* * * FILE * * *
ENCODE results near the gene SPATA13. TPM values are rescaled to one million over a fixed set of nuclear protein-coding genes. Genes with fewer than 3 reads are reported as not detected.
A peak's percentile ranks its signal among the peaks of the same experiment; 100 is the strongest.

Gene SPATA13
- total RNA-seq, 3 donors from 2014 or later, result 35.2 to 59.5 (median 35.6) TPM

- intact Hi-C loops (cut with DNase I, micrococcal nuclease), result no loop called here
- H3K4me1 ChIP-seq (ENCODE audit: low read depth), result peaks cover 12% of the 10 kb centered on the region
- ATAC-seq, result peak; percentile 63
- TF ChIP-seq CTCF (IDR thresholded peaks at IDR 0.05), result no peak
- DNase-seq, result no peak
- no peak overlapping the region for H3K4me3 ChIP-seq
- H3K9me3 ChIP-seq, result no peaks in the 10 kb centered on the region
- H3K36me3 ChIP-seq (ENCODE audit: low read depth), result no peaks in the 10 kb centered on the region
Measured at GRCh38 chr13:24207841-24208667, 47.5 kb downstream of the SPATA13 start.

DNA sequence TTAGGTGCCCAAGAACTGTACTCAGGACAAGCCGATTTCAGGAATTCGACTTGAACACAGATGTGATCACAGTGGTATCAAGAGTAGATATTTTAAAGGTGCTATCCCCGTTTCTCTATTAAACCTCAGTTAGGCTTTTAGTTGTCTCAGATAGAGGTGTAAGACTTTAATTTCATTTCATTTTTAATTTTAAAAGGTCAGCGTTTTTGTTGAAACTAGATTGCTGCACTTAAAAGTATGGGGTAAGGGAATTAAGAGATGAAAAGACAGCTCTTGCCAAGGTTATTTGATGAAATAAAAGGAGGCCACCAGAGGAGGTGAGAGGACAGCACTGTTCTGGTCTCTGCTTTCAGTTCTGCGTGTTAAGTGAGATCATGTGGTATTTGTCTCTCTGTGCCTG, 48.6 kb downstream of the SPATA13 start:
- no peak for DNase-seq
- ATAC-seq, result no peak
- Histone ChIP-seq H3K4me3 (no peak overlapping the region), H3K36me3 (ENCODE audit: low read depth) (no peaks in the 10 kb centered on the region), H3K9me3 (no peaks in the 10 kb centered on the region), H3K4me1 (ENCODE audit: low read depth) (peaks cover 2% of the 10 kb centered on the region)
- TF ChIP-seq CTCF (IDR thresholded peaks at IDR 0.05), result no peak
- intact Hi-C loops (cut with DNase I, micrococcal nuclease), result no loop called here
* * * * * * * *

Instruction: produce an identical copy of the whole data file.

ENCODE results near the gene SPATA13. TPM values are rescaled to one million over a fixed set of nuclear protein-coding genes. Genes with fewer than 3 reads are reported as not detected.
A peak's percentile ranks its signal among the peaks of the same experiment; 100 is the strongest.

Gene SPATA13
- total RNA-seq, 3 donors from 2014 or later, result 35.2 to 59.5 (median 35.6) TPM

- intact Hi-C loops (cut with DNase I, micrococcal nuclease), result no loop called here
- H3K4me1 ChIP-seq (ENCODE audit: low read depth), result peaks cover 12% of the 10 kb centered on the region
- ATAC-seq, result peak; percentile 63
- TF ChIP-seq CTCF (IDR thresholded peaks at IDR 0.05), result no peak
- DNase-seq, result no peak
- no peak overlapping the region for H3K4me3 ChIP-seq
- H3K9me3 ChIP-seq, result no peaks in the 10 kb centered on the region
- H3K36me3 ChIP-seq (ENCODE audit: low read depth), result no peaks in the 10 kb centered on the region
Measured at GRCh38 chr13:24207841-24208667, 47.5 kb downstream of the SPATA13 start.

DNA sequence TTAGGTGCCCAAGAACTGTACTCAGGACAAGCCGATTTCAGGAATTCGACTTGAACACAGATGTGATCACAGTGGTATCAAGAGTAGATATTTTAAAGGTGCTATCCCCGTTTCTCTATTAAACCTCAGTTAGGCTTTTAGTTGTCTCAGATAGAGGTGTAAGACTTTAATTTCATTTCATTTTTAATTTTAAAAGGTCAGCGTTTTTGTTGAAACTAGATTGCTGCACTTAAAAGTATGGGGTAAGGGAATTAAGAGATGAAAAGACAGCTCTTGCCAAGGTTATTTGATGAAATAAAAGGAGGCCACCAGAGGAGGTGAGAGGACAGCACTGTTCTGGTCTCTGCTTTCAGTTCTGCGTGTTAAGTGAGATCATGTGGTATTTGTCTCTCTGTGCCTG, 48.6 kb downstream of the SPATA13 start:
- no peak for DNase-seq
- ATAC-seq, result no peak
- Histone ChIP-seq H3K4me3 (no peak overlapping the region), H3K36me3 (ENCODE audit: low read depth) (no peaks in the 10 kb centered on the region), H3K9me3 (no peaks in the 10 kb centered on the region), H3K4me1 (ENCODE audit: low read depth) (peaks cover 2% of the 10 kb centered on the region)
- TF ChIP-seq CTCF (IDR thresholded peaks at IDR 0.05), result no peak
- intact Hi-C loops (cut with DNase I, micrococcal nuclease), result no loop called here